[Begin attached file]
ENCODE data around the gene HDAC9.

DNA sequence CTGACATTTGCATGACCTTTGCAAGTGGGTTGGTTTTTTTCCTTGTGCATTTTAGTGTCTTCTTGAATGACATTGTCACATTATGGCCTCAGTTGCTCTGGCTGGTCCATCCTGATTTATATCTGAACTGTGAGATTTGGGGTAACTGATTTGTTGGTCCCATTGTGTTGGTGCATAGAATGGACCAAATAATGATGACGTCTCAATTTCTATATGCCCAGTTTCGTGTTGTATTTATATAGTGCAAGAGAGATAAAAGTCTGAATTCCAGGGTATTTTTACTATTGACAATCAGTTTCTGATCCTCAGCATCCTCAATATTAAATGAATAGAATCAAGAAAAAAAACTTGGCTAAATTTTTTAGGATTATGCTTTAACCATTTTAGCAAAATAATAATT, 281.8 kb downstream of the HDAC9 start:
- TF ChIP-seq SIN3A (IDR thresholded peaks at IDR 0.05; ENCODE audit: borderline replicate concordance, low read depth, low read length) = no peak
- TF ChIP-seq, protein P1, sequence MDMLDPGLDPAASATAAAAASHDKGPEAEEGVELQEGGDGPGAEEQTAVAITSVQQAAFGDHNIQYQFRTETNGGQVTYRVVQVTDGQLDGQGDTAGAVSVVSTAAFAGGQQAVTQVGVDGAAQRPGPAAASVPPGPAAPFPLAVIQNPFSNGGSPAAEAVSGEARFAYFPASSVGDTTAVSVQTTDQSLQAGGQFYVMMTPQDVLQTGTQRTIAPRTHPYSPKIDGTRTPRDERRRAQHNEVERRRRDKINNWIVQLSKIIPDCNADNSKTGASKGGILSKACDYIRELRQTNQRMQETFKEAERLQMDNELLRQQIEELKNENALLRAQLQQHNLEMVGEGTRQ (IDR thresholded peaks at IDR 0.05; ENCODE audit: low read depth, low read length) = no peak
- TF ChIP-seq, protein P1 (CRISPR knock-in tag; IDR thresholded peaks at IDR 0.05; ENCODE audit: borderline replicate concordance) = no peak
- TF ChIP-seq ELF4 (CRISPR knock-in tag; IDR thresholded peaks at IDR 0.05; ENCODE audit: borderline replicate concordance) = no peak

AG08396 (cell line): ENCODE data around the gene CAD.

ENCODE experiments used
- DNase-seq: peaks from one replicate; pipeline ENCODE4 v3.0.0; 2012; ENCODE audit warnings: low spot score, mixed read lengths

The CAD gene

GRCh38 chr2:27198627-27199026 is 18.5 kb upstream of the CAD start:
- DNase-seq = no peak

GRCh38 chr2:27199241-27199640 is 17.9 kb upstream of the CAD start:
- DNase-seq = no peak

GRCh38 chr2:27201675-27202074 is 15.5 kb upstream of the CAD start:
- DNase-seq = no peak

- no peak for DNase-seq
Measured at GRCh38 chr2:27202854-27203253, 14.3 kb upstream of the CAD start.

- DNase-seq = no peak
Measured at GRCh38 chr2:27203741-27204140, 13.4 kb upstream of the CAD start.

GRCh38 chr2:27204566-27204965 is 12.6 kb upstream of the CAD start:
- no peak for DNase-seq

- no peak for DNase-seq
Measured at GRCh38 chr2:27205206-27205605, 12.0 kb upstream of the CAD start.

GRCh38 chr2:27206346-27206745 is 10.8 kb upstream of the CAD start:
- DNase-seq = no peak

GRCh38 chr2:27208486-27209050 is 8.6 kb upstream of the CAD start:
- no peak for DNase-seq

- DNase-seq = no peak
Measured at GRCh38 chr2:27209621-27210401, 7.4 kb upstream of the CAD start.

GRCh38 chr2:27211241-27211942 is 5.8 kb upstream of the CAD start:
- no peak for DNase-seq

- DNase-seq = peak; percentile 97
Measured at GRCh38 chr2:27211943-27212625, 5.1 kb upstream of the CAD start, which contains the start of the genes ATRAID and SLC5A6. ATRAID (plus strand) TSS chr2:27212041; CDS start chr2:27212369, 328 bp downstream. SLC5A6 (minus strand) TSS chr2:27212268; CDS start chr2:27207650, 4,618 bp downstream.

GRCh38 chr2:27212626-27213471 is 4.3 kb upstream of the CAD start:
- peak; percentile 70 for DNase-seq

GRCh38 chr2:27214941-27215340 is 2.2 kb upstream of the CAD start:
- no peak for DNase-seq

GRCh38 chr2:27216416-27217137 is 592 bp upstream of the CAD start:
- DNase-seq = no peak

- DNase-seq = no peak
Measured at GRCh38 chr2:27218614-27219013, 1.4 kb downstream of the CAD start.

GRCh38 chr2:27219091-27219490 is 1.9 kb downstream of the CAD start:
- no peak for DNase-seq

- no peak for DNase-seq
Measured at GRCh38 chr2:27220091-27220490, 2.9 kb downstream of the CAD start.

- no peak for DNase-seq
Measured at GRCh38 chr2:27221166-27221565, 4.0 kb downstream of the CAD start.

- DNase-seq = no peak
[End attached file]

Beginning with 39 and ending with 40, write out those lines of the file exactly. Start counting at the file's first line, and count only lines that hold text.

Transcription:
GRCh38 chr2:27216416-27217137 is 592 bp upstream of the CAD start:
- DNase-seq = no peak